Silvan TomkinsThis article describes the profound impact Silvan Tomkins had on our understanding of human emotions. It was written in collaboration with Donald Nathanson, MD.

“We do not possess a systematic statement of the psychoanalytic theory of affects”
(Rappaport, 1953, p. 476).

“Tomkins began a limited revolution — a paradigm shift, in Kuhnian terms”
(Knapp, 1987, p 221).

Freud “had no satisfactory hypothesis to account for
affectivity in general… Adequate explanations were finally proposed by Tomkins”

(Gedo, 2005, p. 90).

Working within the traditions of both Darwin and Freud, Silvan S. Tomkins fused evolutionary and psychodynamic concepts to describe the specific kinds of affects, their mechanism of action, and their development. Tomkins detailed the nature of affect itself and the triggers for each of the nine affects, demonstrating 1) the nature, development, and transformations of the affect system; 2) its virtually unlimited ideo-affective structure; 3) the importance of affect as the source of all motivation; 4) its functional relation to both cognition and the drives; and 5) the clinical implications of these concepts. Psychoanalytic theorist Michael Franz Basch called Tomkins the “founder of modern affect theory” (1991, p. 296).

Silvan Solomon Tomkins was born June 4, 1911, in Philadelphia and died June 10, 1991, at the nearby New Jersey shore he loved so deeply. He entered the University of Pennsylvania with the intent to become a playwright, earned an MA in psychology, and left in 1934 with a doctorate in philosophy. The topics of his dissertation — logic and value theory — remained central throughout his career. In 1936 he began postdoctoral study in philosophy at Harvard University, where he became fascinated by the pioneering work on personality emerging from the Harvard Psychological Clinic under the leadership of Henry A. Murray and Robert W. White. In 1947 he began an 18-year tenure in Princeton University’s Department of Psychology, where his interest in the relation between emotion (which he came to call “affect”) and personality formation became the defining theme of his career.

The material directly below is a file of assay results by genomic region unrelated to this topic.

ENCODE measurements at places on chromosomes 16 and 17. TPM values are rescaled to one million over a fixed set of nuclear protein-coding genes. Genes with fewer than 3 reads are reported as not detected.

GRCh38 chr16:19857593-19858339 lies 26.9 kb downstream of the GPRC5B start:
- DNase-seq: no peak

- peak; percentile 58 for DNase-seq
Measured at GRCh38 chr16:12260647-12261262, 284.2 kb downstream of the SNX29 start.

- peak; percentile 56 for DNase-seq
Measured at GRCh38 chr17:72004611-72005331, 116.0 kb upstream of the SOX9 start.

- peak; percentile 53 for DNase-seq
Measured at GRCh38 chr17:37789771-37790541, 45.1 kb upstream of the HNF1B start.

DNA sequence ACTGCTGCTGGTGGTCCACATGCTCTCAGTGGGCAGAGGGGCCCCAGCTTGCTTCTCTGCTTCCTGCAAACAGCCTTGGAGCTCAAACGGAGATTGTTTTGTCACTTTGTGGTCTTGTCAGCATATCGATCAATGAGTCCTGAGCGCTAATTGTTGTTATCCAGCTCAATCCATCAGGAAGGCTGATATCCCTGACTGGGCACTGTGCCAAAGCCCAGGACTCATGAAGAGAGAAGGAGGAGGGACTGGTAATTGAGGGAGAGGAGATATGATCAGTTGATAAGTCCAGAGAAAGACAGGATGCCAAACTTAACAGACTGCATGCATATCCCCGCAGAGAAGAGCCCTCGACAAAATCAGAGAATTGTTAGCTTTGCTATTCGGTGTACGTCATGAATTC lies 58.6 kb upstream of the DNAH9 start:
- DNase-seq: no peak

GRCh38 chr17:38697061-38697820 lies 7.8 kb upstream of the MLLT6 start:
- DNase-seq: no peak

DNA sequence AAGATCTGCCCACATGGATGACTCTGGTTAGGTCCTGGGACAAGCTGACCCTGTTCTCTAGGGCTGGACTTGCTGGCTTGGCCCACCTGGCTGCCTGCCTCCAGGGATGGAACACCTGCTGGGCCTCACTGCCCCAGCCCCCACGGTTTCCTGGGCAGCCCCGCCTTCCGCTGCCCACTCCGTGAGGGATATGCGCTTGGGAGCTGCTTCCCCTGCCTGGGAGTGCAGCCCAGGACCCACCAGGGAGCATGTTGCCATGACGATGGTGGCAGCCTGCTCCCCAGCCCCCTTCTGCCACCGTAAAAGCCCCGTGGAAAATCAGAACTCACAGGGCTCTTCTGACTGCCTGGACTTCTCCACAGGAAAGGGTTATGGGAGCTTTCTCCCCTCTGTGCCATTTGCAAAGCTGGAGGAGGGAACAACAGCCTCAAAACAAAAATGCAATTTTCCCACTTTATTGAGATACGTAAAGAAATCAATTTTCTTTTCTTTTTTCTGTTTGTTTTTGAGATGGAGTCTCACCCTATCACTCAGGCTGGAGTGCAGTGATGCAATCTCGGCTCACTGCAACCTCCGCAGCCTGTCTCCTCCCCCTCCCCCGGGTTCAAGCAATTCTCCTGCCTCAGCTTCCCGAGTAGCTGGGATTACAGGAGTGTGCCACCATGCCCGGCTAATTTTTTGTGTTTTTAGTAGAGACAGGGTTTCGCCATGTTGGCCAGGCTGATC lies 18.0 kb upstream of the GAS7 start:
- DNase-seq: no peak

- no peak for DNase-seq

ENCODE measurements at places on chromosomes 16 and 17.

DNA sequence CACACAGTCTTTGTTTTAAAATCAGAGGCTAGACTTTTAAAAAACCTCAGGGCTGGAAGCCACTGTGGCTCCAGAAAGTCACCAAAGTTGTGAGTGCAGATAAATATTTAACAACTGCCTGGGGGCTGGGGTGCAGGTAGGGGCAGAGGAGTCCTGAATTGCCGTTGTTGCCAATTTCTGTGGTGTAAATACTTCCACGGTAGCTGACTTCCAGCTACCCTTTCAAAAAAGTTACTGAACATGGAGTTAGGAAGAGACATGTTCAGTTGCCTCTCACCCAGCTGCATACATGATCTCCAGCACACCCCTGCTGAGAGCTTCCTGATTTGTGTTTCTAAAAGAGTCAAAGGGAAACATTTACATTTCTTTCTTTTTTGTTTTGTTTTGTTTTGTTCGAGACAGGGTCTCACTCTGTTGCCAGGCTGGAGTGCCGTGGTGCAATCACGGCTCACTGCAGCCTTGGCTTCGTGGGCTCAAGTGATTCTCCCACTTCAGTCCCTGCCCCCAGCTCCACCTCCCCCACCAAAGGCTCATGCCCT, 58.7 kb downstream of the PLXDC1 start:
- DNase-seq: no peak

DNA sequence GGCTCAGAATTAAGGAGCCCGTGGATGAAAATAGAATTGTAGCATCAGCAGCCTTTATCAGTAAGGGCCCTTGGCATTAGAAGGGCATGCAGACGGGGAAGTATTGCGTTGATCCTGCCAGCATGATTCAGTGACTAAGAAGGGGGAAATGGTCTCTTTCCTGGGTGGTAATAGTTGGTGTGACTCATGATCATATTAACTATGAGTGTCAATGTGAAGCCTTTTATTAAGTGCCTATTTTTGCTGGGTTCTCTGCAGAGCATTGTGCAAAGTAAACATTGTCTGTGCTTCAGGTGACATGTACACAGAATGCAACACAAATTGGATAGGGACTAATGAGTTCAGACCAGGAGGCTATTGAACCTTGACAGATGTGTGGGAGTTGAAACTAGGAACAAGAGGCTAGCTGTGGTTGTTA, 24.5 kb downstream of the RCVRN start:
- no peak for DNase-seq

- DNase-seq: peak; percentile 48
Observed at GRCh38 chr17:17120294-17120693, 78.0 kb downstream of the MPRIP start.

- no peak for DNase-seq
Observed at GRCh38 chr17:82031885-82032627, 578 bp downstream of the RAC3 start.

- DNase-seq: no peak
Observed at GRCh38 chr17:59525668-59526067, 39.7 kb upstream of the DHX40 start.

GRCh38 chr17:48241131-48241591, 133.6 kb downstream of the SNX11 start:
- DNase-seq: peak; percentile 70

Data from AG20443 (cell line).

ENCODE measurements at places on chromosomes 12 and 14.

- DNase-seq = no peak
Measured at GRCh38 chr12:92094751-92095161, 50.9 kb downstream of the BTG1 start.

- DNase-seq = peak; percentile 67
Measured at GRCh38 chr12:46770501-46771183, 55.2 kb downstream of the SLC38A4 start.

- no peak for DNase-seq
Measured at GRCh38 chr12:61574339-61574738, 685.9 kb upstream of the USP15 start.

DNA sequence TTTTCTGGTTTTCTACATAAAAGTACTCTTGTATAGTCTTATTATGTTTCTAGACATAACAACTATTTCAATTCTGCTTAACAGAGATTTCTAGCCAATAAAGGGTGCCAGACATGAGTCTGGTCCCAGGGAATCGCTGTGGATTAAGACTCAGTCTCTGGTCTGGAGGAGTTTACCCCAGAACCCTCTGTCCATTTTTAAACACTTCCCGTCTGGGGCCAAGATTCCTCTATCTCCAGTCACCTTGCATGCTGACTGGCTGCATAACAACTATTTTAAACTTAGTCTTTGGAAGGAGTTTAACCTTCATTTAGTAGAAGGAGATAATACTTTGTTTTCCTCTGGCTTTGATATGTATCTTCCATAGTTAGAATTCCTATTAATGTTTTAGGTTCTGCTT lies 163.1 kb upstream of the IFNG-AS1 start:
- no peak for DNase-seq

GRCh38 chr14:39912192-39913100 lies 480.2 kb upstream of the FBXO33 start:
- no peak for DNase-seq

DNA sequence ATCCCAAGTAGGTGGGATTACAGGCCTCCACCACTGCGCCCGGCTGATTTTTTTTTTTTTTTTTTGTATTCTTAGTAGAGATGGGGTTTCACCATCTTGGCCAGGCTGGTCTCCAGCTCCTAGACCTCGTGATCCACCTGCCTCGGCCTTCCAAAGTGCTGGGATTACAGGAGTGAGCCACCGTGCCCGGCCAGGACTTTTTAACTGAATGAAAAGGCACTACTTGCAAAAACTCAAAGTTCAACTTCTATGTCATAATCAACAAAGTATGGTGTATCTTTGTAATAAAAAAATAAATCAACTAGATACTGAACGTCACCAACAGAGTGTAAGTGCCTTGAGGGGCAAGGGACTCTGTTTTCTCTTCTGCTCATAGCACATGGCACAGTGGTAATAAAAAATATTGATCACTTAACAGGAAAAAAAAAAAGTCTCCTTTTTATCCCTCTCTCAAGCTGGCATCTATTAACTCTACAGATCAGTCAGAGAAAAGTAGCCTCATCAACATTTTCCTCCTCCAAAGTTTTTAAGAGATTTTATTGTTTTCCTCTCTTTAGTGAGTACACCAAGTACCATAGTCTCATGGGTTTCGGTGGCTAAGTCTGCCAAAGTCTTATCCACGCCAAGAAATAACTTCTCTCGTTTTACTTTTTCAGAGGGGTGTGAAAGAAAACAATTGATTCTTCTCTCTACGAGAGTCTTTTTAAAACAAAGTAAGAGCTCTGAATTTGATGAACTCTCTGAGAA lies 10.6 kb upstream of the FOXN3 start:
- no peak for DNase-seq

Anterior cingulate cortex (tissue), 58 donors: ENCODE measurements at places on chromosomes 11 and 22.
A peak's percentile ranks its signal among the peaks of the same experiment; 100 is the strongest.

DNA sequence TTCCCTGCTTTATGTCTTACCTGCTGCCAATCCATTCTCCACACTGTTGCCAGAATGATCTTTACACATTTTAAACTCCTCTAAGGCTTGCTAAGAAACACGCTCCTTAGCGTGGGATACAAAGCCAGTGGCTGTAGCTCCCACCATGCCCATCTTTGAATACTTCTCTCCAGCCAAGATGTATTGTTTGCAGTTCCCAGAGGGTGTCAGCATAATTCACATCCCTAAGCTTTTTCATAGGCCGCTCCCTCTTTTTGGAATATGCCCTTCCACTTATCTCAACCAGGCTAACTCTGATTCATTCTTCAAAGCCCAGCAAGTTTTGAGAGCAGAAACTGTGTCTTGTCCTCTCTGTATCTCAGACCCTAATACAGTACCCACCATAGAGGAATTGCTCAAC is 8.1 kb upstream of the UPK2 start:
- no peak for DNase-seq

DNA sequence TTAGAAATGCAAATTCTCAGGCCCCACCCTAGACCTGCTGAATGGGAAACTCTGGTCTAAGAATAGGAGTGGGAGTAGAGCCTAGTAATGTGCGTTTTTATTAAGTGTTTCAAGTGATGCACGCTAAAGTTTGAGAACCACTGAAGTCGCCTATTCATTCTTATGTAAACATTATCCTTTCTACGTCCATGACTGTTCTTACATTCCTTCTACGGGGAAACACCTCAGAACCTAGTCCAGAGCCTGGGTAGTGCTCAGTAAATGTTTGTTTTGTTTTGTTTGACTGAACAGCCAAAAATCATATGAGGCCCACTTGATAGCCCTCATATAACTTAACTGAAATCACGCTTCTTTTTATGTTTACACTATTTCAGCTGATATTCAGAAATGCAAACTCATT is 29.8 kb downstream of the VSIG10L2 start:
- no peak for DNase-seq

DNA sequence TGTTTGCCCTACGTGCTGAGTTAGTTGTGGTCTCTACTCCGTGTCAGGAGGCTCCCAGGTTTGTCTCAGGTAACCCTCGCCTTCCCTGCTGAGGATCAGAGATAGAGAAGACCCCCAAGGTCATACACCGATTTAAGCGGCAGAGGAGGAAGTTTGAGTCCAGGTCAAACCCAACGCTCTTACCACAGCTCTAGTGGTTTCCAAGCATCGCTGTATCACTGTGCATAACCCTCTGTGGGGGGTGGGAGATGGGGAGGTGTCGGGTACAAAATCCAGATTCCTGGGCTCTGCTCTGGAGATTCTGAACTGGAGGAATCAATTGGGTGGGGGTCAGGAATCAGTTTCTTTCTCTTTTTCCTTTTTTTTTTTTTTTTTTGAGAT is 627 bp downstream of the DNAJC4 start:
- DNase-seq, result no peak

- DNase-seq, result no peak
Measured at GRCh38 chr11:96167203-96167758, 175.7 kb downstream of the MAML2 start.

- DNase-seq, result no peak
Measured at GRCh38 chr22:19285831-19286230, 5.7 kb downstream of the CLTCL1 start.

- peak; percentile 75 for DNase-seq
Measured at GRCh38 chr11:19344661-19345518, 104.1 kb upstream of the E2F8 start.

Tomkins’s life work saw print as the four volumes of Affect Imagery Consciousness (1962, 1963, 1991, 1992). Central was the question: How do such varied internal and external stimuli as biological drives, external events, memory, imagination, thinking, words, and other affects, all trigger the relatively small number of discrete responses he defined as the nine innate affects? Collected as his Affect Theory, Tomkins’s answer involves his definition of the affect system as a set of physiological responses to the increase, decrease, or level (quantity) of any stimulus, and it takes into account both the environment (stimuli) and individual variation (temperament).

Most of the basic inborn affects he described were given a range name to indicate the scope of their variations: interest-excitement, enjoyment-joy, surprise-startle, distress-anguish, anger-rage, fear-terror, shame-humiliation, disgust (reaction to noxious tastes) and dissmell (reaction to noxious odors). These affects combine with each other and with any form of experience to become our complex emotional life. His Script Theory organizes a sophisticated understanding of character structure and draws together a wide range of clinical observations and treatment implications.

Tomkins was mentor to and colleague with Virginia Demos, Paul Ekman, Carroll Izard, and Donald Nathanson, among many others. In the latter half of the 20th century this group was instrumental in advancing the understanding of affect by more specifically describing these universal inherited emotional processes and how they develop and function. As nicely described by Ekman (1998), this work provided compelling evidence to help reject the cultural relativism of Margaret Mead and Gregory Bateson; current scientific data overwhelmingly support the evolutionary and inherited roles of expressions of emotion (Ekman, 1998; Mayr, 2001; Panksepp, 1998).

Tomkins’s theoretical, experimental, and clinical work has been extended by a number of former students, many now working under the banner of The Silvan Tomkins Institute. His ideas have taken root in several fields, and the subject of innate affect now intrigues a new generation of scholars and clinicians. Undoubtedly, time will increasingly enhance our understanding of human feelings and motivation, but perhaps Demos says it best: “Tomkins’ theory represents the state of the art at this time” (1998, p. 102).

(For those interested, the website for the Tomkins Institute is


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